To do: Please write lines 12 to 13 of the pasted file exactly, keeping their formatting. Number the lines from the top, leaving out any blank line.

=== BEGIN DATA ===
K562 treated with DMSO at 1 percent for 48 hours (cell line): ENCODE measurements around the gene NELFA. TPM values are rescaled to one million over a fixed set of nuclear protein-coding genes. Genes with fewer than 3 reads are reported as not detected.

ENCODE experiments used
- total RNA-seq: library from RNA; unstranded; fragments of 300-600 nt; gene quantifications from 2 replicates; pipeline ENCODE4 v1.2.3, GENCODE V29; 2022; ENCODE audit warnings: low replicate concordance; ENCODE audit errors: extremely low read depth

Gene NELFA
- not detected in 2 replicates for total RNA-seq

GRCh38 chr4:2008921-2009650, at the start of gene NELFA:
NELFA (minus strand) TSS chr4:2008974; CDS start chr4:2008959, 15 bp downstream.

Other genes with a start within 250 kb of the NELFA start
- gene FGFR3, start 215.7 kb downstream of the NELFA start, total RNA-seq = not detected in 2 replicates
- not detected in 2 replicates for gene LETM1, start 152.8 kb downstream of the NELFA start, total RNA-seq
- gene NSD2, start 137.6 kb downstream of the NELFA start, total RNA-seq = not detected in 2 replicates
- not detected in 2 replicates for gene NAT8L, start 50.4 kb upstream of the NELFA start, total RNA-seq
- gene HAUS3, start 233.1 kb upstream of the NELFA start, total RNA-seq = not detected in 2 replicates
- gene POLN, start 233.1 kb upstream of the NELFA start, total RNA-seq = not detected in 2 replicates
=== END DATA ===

- not detected in 2 replicates for gene NAT8L, start 50.4 kb upstream of the NELFA start, total RNA-seq
- gene HAUS3, start 233.1 kb upstream of the NELFA start, total RNA-seq = not detected in 2 replicates